4 out of 4 stars
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Access to clean and safe water is a significant challenge in developing countries. According to the Center for Disease Control (CDC), 780 million people do not have access to an improved water source. Also, an estimated 2.5 billion people lack access to improved sanitation (more than 35% of the world's population). This is a global concern. The Millennium Development Goals (MDGs) solved this problem to an extent. However, it's expected that this problem is laid to rest by 2030 as part of the Sustainable Development Goals (SDGs). Clean Water for Developing Countries by John A. Dracup provides a template that will facilitate the achievement of this lofty goal.
The first thing that endeared me to this book was the author's pedigree. He is someone I could call "an authority" in matters regarding clean water, sanitation, and hygiene. He has over fifty years of research and teaching experience in water resource engineering, hydrology, and clean water for developing countries at both the University of California, Los Angeles, and the University of California, Berkeley. He had also been a part of clean water projects in Kenya, Peru, Honduras, and Guatemala between 2011 and 2017. He sure has a wealth of experience under his belt. Anyone reading this book should rest assured that they're getting insights from one of the best guys in the field.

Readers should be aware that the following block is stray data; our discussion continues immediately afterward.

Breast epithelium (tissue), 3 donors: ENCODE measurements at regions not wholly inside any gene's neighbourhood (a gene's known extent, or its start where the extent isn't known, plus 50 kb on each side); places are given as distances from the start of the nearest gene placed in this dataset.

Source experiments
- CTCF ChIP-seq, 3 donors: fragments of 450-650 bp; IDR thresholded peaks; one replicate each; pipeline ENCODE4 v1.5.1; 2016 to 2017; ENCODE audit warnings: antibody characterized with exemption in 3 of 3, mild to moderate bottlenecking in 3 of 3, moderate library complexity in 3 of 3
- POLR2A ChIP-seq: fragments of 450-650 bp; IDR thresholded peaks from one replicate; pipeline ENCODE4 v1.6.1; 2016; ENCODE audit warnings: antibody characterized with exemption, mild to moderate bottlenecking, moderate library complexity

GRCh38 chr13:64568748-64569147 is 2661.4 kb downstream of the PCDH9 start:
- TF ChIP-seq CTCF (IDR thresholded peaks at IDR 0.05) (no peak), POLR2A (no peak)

I was expecting a textbookish kind of book, and the book didn't disappoint. Most of the time, I felt like I was reading a chemistry textbook in preparation for an exam. However, the author's storytelling skills made the read worthwhile. I liked the way he started with a statement that triggered my emotions and imaginations. It set the right tone for the swell time I had reading the book. I thoroughly enjoyed the narrative.
What I liked most was the descriptive writing style the author adopted. He gave detailed explanations of every concept he discussed in this book. Though my foundation in the sciences gave me a massive advantage, a layperson won't struggle to flow with the book. There were definitions of technical terms and pictorial representations of the different subjects he discussed. The author made sure to carry me along in his thought flow. Additionally, the sequential arrangement of the chapters contributed immensely to the readability of this book. This was a well-thought-out book.
There was absolutely nothing I disliked about this book. Though it had a few grammatical errors, my reading flow was not affected negatively. Hence, I reckon the book was professionally edited. I rate it four out of four stars. This book would appeal more to anyone who wants to contribute their quota to better the lives of people in developing countries. However, I strongly recommend it to everyone.
Clean Water for Developing Countries
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